3. I want to be sensitive to people who view support of Chick-fil-A Appreciation Day as a hateful, spiteful act. No, I do not think it was, but I want to be sensitive to those who feel it was. It is telling that Christians who have a large number of gay friends seem to see this, while Christians who are insulated from personal relationships with gays seem oblivious to it.

If you are a Christ follower it is on you (and me, as I am one, too) to love people not just because Jesus does, but as Jesus loves. The measure of love is not whether we feel loving toward them, but whether the recipient actually feels loved. It matters not how much we say, “Love the sinner hate the sin,” or “I really love you.” If people on the receiving end (in this case the community of homosexual people) do not feel love, it is us who must find out why. We dare not be like an abusive husband who, after another fit of rage, assures his battered spouse, “But I love you so much.”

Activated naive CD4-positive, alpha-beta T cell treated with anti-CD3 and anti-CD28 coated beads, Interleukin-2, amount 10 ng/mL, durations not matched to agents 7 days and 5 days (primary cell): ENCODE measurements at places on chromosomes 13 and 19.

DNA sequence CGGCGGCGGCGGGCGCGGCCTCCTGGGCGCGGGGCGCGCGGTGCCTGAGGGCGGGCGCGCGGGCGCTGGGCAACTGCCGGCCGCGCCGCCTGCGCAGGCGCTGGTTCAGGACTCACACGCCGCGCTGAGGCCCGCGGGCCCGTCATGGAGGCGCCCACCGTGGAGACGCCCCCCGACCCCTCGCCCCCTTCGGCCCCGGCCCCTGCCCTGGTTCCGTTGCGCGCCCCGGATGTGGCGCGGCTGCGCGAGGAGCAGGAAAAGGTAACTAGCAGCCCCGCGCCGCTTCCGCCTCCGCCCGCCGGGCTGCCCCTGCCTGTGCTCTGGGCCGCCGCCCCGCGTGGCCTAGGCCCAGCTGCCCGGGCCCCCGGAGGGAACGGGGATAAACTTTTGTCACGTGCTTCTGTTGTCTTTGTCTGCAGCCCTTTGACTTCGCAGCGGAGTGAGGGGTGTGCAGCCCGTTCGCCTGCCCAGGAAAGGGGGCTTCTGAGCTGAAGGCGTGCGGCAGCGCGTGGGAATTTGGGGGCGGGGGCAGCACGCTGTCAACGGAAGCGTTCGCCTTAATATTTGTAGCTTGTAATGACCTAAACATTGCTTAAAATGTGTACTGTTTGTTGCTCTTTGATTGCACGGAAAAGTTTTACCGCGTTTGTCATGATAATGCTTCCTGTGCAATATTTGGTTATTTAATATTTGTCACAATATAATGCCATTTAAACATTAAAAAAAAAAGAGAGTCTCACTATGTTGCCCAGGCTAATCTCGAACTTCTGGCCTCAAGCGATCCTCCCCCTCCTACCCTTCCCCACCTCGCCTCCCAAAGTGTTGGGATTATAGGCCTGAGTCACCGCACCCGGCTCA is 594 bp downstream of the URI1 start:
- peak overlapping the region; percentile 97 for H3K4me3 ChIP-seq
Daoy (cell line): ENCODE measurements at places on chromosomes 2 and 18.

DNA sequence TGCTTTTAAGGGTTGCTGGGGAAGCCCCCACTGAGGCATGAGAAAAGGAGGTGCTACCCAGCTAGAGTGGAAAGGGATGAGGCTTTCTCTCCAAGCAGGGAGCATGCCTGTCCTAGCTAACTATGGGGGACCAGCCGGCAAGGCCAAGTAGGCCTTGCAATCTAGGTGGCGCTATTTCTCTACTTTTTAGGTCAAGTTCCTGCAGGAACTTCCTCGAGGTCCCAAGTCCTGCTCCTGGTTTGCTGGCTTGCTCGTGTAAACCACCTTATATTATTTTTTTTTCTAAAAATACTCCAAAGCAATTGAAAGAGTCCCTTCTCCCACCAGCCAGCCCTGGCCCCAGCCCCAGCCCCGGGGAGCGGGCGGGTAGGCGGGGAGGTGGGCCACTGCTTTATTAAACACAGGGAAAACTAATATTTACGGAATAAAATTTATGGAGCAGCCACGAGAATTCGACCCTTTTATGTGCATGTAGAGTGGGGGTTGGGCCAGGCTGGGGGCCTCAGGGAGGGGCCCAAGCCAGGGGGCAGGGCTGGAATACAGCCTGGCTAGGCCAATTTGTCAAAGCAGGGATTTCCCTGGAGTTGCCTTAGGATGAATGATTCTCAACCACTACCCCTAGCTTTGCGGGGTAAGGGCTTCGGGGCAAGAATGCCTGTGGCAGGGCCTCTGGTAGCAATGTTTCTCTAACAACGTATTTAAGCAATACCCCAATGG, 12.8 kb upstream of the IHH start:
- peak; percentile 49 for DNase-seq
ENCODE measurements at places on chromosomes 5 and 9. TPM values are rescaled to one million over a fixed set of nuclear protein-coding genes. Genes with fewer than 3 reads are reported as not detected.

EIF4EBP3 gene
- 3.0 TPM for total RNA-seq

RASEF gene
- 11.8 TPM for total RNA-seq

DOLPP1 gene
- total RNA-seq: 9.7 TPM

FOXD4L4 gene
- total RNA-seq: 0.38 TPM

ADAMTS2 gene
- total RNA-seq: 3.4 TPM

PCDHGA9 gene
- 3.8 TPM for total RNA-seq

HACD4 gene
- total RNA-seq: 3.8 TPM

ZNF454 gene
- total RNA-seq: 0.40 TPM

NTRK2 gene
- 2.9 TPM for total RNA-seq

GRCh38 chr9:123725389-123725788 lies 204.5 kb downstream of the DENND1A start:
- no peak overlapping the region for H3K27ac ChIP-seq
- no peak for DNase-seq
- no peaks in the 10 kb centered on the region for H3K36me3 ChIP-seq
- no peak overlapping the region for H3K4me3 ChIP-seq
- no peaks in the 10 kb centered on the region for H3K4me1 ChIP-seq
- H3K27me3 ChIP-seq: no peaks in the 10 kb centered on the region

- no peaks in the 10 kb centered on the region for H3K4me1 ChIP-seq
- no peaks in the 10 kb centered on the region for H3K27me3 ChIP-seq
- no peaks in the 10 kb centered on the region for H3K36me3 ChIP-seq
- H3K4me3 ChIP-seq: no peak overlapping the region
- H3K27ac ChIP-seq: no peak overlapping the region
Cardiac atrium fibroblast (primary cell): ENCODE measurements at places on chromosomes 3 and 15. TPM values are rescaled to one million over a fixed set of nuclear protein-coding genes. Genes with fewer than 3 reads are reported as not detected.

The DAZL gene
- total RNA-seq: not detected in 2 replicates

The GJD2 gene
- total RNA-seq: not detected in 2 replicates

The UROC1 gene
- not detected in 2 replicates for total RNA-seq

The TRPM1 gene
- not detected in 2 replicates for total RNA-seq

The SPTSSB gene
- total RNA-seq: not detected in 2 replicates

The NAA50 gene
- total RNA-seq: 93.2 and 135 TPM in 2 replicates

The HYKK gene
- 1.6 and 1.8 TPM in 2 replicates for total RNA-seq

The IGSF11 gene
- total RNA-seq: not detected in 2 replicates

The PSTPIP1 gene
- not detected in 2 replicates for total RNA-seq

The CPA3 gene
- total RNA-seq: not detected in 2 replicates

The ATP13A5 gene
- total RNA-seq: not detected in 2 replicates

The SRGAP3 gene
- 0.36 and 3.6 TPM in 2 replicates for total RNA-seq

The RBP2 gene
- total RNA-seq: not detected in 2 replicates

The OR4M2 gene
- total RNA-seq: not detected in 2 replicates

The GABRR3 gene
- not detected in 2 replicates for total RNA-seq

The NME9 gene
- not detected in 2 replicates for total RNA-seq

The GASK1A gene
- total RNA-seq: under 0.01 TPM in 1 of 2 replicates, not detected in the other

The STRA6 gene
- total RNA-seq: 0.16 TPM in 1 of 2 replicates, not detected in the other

So, I will eat at Chick-fil-A today. If I run into any gay or lesbian folks smooching, holding hands or *gasp* eating lunch, I will say, “Hi.”

And try my best to show Jesus’ love.

Click to read a related post, A few thoughts in light of President Obama’s support of gay marriage

Marty Duren

Just a guy writing some things.

  • Excellent. Excellent. Excellent.

    • Thx, Jack. I hope “Jesus Appreciation Day” goes well at Watermark this weekend.

  • Debra

    Marty, I don’t think I’ve ever told you how much I enjoy and appreciate your articles/comments. You definitely have a gift in being able to articulate the truth in a no-nonsense, loving and wise way. Thanks for sharing!!

    • Marty Duren

      Thx!

  • Excellent post, Marty. I am glad you had the courage to stand up and say this. I have chosen to be silent on this issue, but you have inspired me to say my piece.